On Training, Off Track

For a few months, I’ve been mostly flying by the seat of my pants when scheduling a running workout, deciding at most two days out what I was going to do and where I was going to do it. Even though I knew I wanted to institute a consistent training schedule, I found I was missing good opportunities to do certain kinds of workouts, or I’d do something else entirely (read: nothing) when I had sorta-kinda considered getting in a quality run that day. Now I find myself eager for varied workouts that address specific aspects of running hard and fast. I know I need to be keeping track of what my workout paces are , because I have only a vague idea of where my pace should be for a 5k, which is the distance I’m focusing on right now. The one 5k I competed in recently gave no indication of how fast I can run, as it was on trail and had ridiculous conditions (see previous post).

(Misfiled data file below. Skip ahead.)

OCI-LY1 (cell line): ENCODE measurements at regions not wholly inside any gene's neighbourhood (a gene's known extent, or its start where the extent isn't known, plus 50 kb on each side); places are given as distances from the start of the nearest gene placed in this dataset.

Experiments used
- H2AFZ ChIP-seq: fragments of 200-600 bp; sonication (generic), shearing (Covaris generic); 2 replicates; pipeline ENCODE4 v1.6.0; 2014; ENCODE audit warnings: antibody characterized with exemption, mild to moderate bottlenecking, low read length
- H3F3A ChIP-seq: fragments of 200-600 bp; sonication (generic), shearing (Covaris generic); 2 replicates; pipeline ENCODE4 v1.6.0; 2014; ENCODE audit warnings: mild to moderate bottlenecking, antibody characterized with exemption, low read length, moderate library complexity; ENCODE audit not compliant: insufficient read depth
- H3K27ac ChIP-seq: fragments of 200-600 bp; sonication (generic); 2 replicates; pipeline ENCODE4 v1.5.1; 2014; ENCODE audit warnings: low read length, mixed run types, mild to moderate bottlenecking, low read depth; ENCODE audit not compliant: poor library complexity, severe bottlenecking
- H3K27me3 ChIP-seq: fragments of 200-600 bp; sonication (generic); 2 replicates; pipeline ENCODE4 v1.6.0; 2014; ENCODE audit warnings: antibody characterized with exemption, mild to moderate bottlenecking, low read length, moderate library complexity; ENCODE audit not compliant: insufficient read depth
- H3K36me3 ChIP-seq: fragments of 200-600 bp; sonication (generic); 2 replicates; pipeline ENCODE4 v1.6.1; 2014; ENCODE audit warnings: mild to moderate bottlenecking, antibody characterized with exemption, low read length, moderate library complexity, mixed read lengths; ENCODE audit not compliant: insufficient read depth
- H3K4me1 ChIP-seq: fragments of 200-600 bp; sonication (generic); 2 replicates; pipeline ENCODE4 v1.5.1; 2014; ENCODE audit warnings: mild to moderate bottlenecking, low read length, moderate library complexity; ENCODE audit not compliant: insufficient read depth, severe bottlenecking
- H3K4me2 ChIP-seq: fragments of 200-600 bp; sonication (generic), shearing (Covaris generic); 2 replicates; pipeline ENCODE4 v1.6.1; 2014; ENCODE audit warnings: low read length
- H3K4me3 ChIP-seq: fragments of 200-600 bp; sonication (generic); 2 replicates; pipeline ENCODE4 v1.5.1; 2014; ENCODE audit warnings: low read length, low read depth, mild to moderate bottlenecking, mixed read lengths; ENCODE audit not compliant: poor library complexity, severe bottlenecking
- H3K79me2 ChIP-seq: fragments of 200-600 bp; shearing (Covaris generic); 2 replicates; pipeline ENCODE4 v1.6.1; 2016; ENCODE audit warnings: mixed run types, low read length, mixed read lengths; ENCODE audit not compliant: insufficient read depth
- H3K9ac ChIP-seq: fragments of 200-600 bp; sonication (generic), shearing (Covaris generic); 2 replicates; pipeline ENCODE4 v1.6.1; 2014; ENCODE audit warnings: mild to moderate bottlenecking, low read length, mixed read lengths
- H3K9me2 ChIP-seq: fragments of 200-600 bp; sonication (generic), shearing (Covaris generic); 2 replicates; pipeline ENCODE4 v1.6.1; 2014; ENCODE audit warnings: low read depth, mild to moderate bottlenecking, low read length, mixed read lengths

So, last week I sat down and created a training schedule. I plugged in my races on a year-at-a-glance calendar, and then took a monthly format and put my one race so far for February in- a 5k this weekend. Then I took a look at weekly obligations, and decided my best bet for speed work would be Tuesdays and Thursdays. Going further, I looked at what I wanted to focus on each training day, and even if I didn’t have a specific workout in mind yet, I at least typed in what kind of workout I would be doing, such as tempo, repeats or sprint intervals. One of the limiting factors for my workouts is that there is a dearth of 400 meter tracks in my vicinity that are decent and open to the public. There are tracks open outside of school hours that I could drive to, but the times I could access them- in the morning and evening, happens to coincide with the always spectacular Houston traffic.